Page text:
When people think about Chilean wines they often categorise them as volume-driven supermarket gluggers from Casablanca in the central valley. However, because of climate change, winemakers are moving away from the increasingly arid central valley and finding other climates and areas up and down the length of Chile in which to plant vines. The further south you go, the more likely you are to encounter terroir-driven, artisan winemakers in Chile, in areas such as Itata and BioBio, nudging up against the region of Patagonia. Here we can find old vines being brought back to life and the ancient grape of pais and the ‘rock star grape’ cinsault are being planted. These grapes are producing amazing lighter styles of red wine with traditional natural winemaking methods such as foot-treading and pressing grapes through bamboo cane.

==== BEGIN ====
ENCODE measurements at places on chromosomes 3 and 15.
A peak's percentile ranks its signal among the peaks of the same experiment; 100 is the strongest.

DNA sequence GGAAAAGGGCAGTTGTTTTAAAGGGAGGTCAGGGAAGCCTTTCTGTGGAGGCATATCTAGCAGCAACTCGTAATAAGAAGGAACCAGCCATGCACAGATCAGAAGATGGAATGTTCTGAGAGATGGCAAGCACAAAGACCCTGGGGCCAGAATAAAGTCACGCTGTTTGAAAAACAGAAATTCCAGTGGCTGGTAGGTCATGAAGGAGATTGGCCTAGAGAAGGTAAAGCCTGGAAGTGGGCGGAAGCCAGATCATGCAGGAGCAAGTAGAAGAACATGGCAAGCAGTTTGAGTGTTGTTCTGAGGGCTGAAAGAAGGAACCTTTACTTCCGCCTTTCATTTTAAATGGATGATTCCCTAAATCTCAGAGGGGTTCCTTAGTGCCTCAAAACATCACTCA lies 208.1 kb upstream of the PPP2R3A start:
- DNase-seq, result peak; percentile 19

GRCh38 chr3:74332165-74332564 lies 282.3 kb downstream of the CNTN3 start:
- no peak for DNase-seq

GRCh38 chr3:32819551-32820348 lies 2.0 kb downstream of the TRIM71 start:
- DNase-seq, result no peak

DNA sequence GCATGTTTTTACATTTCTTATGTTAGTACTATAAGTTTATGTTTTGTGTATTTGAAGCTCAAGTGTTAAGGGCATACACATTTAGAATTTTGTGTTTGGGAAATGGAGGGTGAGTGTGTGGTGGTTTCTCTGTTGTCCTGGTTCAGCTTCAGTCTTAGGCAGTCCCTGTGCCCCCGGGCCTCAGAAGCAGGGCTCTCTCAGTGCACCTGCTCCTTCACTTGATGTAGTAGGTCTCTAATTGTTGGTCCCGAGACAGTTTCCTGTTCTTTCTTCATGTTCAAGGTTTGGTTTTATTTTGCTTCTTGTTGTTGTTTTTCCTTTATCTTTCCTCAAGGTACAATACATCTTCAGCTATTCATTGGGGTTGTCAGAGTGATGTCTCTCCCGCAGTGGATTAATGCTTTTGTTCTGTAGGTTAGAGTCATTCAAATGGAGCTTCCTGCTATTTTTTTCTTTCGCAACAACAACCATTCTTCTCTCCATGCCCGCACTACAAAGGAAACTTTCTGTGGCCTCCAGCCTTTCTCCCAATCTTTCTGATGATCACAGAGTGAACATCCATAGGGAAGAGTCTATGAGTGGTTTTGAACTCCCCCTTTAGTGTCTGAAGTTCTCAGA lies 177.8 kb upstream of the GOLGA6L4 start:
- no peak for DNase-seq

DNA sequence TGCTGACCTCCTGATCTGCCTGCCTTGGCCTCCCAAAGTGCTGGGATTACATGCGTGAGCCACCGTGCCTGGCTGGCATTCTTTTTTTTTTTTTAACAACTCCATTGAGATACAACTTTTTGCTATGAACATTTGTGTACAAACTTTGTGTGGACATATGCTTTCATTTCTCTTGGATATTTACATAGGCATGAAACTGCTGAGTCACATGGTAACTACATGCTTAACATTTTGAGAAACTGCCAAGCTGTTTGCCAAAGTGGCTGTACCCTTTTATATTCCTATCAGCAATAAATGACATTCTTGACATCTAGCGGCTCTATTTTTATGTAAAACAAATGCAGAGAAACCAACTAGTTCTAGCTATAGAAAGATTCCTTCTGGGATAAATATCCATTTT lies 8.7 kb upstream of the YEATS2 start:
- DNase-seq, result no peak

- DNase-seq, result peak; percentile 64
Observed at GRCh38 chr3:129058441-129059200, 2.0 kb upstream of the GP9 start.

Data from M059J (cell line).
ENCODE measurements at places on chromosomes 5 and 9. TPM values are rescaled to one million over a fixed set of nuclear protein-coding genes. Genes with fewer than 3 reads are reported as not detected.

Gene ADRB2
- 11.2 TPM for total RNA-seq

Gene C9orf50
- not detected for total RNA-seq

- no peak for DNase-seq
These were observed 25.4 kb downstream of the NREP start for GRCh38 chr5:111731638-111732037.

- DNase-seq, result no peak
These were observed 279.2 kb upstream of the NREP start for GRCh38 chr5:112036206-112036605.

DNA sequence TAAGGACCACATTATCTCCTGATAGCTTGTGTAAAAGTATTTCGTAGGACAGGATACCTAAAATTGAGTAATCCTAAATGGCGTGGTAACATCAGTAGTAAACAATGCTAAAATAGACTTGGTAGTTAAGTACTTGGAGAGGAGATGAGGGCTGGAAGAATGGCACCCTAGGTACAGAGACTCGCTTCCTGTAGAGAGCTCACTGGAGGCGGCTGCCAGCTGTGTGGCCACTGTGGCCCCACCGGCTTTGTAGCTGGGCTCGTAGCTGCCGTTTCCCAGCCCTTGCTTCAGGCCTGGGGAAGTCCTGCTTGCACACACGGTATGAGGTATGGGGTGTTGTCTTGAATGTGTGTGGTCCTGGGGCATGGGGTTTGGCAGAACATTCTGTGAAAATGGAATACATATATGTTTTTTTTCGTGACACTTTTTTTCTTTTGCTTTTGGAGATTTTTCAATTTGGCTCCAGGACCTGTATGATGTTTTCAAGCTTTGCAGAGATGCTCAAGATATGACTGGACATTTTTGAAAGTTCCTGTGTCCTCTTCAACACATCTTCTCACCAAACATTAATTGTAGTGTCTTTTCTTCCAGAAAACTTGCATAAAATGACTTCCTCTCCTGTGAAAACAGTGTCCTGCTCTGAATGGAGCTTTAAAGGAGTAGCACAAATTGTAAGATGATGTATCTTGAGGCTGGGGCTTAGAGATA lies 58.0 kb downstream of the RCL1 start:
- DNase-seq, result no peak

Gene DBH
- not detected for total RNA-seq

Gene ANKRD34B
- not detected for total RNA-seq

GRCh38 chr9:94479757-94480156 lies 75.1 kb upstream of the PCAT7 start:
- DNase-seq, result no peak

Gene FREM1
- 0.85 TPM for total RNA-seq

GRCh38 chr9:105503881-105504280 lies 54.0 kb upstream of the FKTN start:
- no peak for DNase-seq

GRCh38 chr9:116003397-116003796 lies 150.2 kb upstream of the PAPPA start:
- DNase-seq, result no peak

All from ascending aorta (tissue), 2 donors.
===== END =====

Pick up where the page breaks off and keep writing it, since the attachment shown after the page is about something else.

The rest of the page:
As a result we’re seeing much more sophisticated, involved style of wines coming through alongside the classic pinots and chardonnays from Chile (which have also come on) that deserve to reach a wider audience. I would urge you to hunt out wines from these re-emerging regions of Chile (Itata, BioBio) which once produced in volume for other wineries but are now doing their own thing, creating delicate, crunchy wines of real character.
Search for these wines in your local supermarket (Aldi has stocked lovely Chilean wines from Pais from time to time, for example – and Waitrose has an £8.99 Pais in its Loved & Found range, currently offered at 25% for 6 or more bottles) or from any reputable wine merchant.